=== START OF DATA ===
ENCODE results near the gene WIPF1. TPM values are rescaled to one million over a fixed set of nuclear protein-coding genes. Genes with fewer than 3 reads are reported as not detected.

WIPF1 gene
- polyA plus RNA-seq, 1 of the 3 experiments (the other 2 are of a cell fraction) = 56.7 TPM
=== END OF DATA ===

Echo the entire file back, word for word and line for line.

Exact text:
ENCODE results near the gene WIPF1. TPM values are rescaled to one million over a fixed set of nuclear protein-coding genes. Genes with fewer than 3 reads are reported as not detected.

WIPF1 gene
- polyA plus RNA-seq, 1 of the 3 experiments (the other 2 are of a cell fraction) = 56.7 TPM